Tuesday, February 7, 2012

Bad Attitudes

Begin Rant #3 of 2012...

I've met a lot of people who like role-playing games.  I've played in games with quite a few of them.  Some of them had good attitudes, and of course some of them had bad attitudes.  I see the same thing with bloggers of the role-playing game genre.  What do I mean by bad attitude?  It's their general outlook on just about everything in the hobby.  Sometimes I wonder why they are even participating in the hobby with all the negativity they have?

Sometimes it's about the edition wars, sometimes it's about WotC/Hasbro haters, sometimes it's just about nitpicking about the little things *cough* ascending/descending armor class *cough*, minis or no minis... I could go on for a while...  The thing is, it's all getting a little old.  You're free to write what you want, and I'm free to ignore it.

I've had a bad attitude about certain things in the hobby, but guess what?  I matured as a person, and realized there's enough room in the hobby for everyone.  You don't like WotC/Hasbro?  There are people that do, and guess what?  Chances are you aren't going to change their mind.  EVER.

Okay, sometimes I understand their bad attitudes, they enjoy the hobby, and don't like the way they think it's going.  That's fine.  Many bloggers, and I know a couple or three that have mentioned this, want to make their living in the "hobby".  Here's what I have to say about that... GO FOR IT!  You only live once, ( I guess ), and why not shoot for the moon?  I don't know the history of the Pathfinder, but they started small, and grew from there.  It can be done.

If you don't think you can make a living in the business of writing and designing games, then just enjoy it as a hobby.  If you can make a little extra money publishing what you can, then be happy!  It's easier than ever to be a small publisher.  Don't blame someone else for all your woes.

Also, I've read blogs, ( not that many mind you ), that the blogger's of the opinion that their way is the best way, and all gamers should emulate them.  HAH.  Their arrogance feeds their negativity, and because not every single gamer is jumping on their bad wagon, and buying their "stuff', they just get more negative.

The thing that bothers me the most is that, some of the negative, arrogant bloggers occasionally write some good stuff.  However, I don't want to read it, or participate in any discussion that may occur.  Why?  Lets say there's an ice cream store and they sell the best fracking ice cream in the world.  However, to get to the store you have to walk across a field chocked full of broken glass and sharp metal, and the footings uneven.  And it's the only way for you to get there.  ( Hey it's an analogy okay? )  Even wearing shoes, would you want to cross the field?  I don't.  You would think bloggers would want readers?  I don't know, I guess some people like the negativity, the bad attitude.  I don't.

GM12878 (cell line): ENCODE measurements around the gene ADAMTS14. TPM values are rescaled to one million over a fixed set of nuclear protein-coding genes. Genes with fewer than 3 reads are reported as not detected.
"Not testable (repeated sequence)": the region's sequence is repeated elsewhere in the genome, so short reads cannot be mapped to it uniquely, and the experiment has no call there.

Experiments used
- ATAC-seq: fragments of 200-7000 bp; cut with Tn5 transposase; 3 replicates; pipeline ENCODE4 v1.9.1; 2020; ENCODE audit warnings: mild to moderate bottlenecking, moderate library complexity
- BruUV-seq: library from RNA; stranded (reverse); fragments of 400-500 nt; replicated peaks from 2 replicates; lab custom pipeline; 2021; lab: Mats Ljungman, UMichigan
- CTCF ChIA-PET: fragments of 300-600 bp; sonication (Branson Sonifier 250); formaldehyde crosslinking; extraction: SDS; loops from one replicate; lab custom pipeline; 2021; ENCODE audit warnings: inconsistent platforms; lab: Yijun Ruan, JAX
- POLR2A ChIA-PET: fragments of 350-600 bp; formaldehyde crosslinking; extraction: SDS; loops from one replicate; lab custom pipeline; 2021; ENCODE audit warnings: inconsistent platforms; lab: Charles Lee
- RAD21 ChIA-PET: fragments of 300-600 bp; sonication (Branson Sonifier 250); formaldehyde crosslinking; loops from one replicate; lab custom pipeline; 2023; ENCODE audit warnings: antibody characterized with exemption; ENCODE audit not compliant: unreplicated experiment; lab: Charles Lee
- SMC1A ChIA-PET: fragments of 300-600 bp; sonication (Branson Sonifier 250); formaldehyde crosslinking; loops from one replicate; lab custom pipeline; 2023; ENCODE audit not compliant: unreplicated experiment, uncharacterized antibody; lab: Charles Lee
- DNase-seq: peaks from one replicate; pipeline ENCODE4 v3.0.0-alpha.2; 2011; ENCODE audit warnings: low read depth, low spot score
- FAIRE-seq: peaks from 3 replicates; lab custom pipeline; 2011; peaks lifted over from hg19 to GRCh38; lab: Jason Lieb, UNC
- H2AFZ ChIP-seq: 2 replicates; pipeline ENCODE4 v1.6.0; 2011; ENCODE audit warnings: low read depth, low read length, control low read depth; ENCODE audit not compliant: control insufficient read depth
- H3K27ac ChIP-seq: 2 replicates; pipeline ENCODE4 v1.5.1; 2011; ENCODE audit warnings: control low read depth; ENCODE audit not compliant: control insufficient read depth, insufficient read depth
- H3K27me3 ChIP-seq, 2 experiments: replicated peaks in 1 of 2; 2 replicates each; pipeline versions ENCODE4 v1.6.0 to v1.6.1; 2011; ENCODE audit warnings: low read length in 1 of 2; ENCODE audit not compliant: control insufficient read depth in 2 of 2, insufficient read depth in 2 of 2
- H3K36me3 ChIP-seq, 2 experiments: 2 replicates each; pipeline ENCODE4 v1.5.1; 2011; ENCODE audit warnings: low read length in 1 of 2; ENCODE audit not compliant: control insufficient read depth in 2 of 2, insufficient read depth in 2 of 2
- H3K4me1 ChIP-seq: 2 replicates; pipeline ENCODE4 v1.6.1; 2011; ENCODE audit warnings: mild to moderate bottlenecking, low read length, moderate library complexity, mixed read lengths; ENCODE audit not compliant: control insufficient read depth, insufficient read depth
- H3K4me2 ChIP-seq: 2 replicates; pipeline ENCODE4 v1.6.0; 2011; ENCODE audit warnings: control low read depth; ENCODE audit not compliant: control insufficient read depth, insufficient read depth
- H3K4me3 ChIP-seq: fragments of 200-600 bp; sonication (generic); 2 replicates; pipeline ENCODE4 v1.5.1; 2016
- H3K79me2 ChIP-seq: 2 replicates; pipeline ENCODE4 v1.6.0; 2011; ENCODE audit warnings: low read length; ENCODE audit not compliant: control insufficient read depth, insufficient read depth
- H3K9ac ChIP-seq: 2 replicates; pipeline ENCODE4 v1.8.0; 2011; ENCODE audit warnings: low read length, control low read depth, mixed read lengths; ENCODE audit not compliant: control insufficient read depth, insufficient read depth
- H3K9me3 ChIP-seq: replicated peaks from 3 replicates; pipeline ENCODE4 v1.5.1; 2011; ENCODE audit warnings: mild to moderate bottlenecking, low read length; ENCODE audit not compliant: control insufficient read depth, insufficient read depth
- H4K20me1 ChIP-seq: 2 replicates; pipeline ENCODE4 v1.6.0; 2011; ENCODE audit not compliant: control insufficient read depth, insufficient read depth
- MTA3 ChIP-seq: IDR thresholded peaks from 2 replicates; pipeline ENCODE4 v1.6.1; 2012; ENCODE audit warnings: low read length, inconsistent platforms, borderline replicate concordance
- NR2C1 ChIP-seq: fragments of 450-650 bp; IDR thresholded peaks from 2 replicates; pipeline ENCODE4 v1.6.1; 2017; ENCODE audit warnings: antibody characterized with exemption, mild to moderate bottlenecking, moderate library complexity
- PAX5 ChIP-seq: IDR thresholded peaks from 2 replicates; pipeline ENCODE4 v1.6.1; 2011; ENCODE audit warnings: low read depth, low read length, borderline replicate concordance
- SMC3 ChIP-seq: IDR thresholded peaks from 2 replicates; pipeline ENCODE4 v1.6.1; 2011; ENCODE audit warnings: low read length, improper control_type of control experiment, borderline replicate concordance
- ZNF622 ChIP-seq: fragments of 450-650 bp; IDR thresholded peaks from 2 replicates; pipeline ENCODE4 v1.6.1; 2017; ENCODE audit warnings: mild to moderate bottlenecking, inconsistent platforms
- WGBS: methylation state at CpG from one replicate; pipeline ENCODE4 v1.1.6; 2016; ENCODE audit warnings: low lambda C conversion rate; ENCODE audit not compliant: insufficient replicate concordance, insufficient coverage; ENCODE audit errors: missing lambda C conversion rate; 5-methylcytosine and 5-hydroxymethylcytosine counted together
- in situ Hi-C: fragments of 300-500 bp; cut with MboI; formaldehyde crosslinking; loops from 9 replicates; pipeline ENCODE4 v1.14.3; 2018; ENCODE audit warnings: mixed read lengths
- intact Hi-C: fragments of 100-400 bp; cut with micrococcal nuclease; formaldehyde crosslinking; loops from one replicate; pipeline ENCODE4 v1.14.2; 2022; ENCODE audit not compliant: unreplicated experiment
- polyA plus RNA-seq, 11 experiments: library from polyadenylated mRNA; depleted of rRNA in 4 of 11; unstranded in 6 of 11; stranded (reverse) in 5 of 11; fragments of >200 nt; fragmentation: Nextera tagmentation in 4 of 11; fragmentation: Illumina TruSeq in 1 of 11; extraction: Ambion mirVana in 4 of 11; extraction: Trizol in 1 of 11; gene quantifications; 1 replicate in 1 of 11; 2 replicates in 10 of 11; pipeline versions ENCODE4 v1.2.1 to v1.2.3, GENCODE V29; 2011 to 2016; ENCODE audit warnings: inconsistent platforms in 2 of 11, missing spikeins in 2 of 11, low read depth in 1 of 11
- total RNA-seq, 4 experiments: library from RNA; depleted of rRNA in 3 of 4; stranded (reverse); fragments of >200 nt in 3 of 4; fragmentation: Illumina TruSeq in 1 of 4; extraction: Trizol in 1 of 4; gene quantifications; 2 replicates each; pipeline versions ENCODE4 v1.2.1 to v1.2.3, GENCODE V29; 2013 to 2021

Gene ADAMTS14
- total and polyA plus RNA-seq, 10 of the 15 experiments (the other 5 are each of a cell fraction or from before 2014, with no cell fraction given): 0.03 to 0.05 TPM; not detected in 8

So to review: bad attitudes/negativity/arrogance = BAD.  Good attitudes/being positive = GOOD.

Do what makes you happy, but don't assume what makes you happy makes anyone else happy.  Some people only play D&D, and in it's latest iteration.  Some people like to play a multitude of games, and enjoy them all.  Everyone's entitled to their opinion, but don't be upset when not everyone agrees with you. It's going to happen.  I, in fact enjoy reading different opinions, but sometimes not in the way they're presented.  Negativity and arrogance are deal breakers for me.  I move on quickly.  I've got better things to do.

Of course all of this is my opinion, but I think it's a good one.  Live and let live.  You like the OSR and the DIY aspect, then concentrate on that.  You like D&D in any iteration?  That's great!  Play on!  You blog about any of this?  Wonderful!  However, maybe we should all try to be a bit more positive in our endeavors?  I know I can work on this as well.  Support all aspects of the hobby, however we can.  Sink or swim, it's all we have.

1 comment:

  1. Gaming is meant to be fun, a way of enjoying the company of those you consider to be like-minded friends. I agree, bad attitudes, and especially egos, account for a lot of wasted time bickering over who did or didn't do what, or what rule supports this claim or that. It's one of the reasons I kept my rpg sessions very rules-light and kept the players engaged with the story they were part of and creating during our sessions.

    Sadly, some players find it hard to differentiate themselves from their characters and assume they are one and the same thing. So should anything happen to their beloved character, said player takes it as a personal affront/slur/attack/insult upon their person. That's when everything turns to shit. So I try to keep reminding players, in a gentle way, they are not their characters, and when referring to them never to use first person references. It seems to work.

    Good post.